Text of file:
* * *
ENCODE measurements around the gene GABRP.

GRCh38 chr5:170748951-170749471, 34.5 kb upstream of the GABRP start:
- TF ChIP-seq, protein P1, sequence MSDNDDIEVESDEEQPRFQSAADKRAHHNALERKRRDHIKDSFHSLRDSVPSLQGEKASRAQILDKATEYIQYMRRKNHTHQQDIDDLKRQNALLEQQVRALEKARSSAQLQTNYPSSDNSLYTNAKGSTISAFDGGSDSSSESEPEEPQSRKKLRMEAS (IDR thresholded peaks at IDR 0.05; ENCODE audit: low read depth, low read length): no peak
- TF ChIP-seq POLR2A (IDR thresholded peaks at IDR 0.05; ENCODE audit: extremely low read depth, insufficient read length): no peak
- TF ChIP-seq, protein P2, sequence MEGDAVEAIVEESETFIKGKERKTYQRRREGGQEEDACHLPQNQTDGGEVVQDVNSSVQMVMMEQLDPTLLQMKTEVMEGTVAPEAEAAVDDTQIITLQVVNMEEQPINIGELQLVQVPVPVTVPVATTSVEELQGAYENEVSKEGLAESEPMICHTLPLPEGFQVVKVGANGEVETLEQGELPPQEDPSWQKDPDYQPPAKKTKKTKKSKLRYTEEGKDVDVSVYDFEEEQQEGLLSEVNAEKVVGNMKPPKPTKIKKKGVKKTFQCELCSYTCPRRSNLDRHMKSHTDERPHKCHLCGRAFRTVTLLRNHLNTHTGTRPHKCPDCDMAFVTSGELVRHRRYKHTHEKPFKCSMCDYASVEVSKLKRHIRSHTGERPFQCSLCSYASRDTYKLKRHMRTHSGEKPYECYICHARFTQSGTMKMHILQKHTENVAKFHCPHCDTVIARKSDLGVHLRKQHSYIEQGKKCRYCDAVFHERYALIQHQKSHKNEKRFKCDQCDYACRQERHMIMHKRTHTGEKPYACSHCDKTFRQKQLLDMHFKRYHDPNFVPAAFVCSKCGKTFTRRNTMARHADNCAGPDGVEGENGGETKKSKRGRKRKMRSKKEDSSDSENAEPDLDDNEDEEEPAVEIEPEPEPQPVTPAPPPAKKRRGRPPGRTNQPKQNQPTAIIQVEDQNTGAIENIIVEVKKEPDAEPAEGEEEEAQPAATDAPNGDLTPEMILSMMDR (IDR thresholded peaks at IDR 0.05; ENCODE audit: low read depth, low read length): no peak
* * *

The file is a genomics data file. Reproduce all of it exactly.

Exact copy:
ENCODE measurements around the gene GABRP.

GRCh38 chr5:170748951-170749471, 34.5 kb upstream of the GABRP start:
- TF ChIP-seq, protein P1, sequence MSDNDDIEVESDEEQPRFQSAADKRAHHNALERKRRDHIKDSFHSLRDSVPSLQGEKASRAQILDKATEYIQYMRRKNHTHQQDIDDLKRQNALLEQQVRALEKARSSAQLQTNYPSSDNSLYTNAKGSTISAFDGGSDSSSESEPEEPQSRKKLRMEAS (IDR thresholded peaks at IDR 0.05; ENCODE audit: low read depth, low read length): no peak
- TF ChIP-seq POLR2A (IDR thresholded peaks at IDR 0.05; ENCODE audit: extremely low read depth, insufficient read length): no peak
- TF ChIP-seq, protein P2, sequence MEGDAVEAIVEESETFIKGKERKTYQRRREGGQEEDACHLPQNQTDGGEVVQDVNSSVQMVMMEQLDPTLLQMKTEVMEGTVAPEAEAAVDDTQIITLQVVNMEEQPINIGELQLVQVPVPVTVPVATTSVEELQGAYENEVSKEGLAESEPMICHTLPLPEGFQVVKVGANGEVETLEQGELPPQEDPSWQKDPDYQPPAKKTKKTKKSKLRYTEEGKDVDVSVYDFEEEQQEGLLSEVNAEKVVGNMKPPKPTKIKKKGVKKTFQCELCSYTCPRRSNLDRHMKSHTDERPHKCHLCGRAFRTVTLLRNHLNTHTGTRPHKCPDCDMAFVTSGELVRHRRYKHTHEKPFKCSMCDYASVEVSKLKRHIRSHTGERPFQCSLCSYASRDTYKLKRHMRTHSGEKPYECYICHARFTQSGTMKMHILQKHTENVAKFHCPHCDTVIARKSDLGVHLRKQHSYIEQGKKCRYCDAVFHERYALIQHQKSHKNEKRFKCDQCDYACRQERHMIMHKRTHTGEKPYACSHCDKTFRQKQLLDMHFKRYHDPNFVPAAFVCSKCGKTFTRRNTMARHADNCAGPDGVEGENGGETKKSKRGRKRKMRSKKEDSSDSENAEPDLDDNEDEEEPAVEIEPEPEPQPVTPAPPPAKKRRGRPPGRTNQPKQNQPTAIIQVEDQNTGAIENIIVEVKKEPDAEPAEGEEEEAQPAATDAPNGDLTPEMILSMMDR (IDR thresholded peaks at IDR 0.05; ENCODE audit: low read depth, low read length): no peak